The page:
Pasadena is a gorgeous city nestled at the foot of the San Gabriel Mountains. Although chilly when we arrived, the Mediterranean climate provided clear skies and temperatures climbing well into the 70’s. Perfect! The parade started at 8 am and we were told it would take two hours to reach the start. The route is 5 1/2 miles, starting at Green Street and Orange Grove Blvd, and makes a right turn onto Colorado Blvd at the famous “media corner”, and continues down Colorado Blvd, onto Sierra Madre Blvd and ends at Villa St. All told, we covered over six miles and I was glad I had road tested my shoes and socks to avoid blisters.
After we made the turn at Media Corner, the sheer enormity of the crowd became apparent. The estimated 800,000 fans were ebullient throughout, and even though we were very near the end of the parade, there was no sign that fans had left early. We waved so much at the fans that our arms started to ache. Many fans stood up and saluted the WASP and we returned their salutes. When the float would stop occasionally, fans would sneak out and take photos with us. I saw thousands of iPads used as cameras. The crowd was so enthusiastic that adrenaline kicked in. I could have walked forever! People were up on rooftops and balconies and anywhere they could find a viewing spot.
LA Sheriffs were stationed throughout the route as were the volunteers, or “white suiters” making sure the parade proceeded safely. This was the 125th Rose Parade, and they have perfected the massive operation, feeding in the equestrian groups and marching bands effortlessly. A fleet of tow trucks lurked along the route and two disabled floats had to be towed clear.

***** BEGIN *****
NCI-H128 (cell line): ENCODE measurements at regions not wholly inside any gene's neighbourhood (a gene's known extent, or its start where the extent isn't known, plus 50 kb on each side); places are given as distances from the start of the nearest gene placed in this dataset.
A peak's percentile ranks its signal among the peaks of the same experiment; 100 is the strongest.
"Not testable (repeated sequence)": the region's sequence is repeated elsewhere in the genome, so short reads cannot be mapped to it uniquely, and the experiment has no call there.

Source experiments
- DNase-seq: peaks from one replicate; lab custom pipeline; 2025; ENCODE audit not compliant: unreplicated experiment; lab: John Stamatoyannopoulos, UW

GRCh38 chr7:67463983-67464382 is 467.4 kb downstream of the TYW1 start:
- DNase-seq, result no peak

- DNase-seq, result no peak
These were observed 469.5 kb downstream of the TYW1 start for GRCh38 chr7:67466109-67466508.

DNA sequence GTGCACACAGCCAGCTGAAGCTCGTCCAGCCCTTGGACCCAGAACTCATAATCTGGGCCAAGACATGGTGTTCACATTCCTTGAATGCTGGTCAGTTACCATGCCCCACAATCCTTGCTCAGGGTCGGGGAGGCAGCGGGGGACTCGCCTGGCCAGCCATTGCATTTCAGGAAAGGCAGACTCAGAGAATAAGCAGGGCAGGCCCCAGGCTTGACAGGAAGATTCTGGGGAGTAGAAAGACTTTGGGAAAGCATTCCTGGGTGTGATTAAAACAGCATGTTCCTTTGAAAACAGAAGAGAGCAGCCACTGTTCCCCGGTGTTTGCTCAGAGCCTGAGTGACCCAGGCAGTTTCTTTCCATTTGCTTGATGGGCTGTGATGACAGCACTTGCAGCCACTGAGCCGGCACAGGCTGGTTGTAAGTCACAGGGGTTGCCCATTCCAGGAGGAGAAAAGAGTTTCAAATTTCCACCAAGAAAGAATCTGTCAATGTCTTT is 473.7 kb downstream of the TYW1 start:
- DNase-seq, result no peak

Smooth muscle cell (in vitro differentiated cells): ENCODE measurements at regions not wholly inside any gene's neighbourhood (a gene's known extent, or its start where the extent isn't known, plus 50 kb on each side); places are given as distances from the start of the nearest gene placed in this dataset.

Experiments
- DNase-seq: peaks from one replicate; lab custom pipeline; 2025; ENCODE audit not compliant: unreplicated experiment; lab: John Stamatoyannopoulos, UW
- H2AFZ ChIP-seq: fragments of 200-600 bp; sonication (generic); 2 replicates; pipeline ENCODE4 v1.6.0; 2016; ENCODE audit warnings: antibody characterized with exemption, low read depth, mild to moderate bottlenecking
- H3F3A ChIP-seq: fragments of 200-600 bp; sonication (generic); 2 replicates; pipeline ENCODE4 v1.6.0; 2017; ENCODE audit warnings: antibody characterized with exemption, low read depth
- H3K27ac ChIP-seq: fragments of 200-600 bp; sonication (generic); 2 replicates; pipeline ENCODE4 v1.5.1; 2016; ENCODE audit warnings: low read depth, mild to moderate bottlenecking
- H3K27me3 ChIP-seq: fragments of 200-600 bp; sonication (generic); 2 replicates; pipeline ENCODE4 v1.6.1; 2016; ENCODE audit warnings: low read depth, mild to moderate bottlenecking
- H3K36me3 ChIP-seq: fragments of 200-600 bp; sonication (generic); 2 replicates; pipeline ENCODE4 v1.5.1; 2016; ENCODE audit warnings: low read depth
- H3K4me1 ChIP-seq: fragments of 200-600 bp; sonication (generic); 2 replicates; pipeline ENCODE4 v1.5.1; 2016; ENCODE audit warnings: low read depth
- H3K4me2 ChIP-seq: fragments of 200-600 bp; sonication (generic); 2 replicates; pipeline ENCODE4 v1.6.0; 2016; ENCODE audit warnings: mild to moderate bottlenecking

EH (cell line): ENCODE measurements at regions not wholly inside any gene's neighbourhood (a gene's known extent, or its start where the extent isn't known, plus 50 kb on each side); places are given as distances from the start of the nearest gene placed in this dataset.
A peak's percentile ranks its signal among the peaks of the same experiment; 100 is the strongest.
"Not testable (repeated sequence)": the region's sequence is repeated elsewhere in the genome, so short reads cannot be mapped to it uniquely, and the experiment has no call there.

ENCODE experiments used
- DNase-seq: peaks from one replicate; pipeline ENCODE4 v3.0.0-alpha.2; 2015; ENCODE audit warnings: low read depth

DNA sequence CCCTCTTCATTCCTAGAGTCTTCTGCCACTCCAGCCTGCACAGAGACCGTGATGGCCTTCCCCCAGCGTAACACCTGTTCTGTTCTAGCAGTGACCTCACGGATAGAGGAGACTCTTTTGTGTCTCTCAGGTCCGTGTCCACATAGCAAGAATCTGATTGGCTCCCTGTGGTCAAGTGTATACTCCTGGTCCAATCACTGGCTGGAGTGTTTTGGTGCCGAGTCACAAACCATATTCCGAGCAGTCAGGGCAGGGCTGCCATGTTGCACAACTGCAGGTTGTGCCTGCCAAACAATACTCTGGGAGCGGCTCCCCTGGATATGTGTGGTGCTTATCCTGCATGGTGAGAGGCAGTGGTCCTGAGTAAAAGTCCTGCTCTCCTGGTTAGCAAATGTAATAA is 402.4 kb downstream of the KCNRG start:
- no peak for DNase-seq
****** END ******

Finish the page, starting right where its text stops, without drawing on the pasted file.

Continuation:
The WASP continue to inspire us, as we had the pleasure of dinner with them and their friends and family that evening back at the hotel. I fervently hope that they have all recorded their stories for posterity.
Kate Landdeck and the president of Wingtip to Wingtip, Chig Lewis, are to be commended for their incredible efforts to bring the WASP float to fruition.
Why the theme was chosen:
“Our Eyes Are On The Stars” is an impressive floral presentation and an inspiring salute to the 1,102 brave members of the Women Airforce Service Pilots (WASP) who so proudly served their country at the height of World War II from 1942 to 1944. They were the first women in history to fly for the U.S. military, technically as civil service employees but subject to military discipline, and with their domestic flying relieved male pilots for combat flying overseas. Thirty-eight WASP pilots lost their lives while flying for America in its time of need.
After training at Avenger Field in Sweetwater, Texas, these courageous women flew any mission within the continental United States the U.S. Army Air Forces needed done during World War II except combat. The WASP flew seventy-seven different types of American military planes over sixty million miles. Planes they flew included the AT-6, the P-51, and the B-29. The WASP piloting skills were equal to their male counterparts and Commanding General Henry “Hap” Arnold acknowledged they could fly “wingtip to wingtip” with their brother pilots, proving women could be counted on in times of national emergency.
The women of the WASP turned their eyes upward to the stars, knowing they could fly and knowing they could help America win World War II. Their example has led countless other American women to turn skyward, fly, and serve their nation in both military and commercial aviation.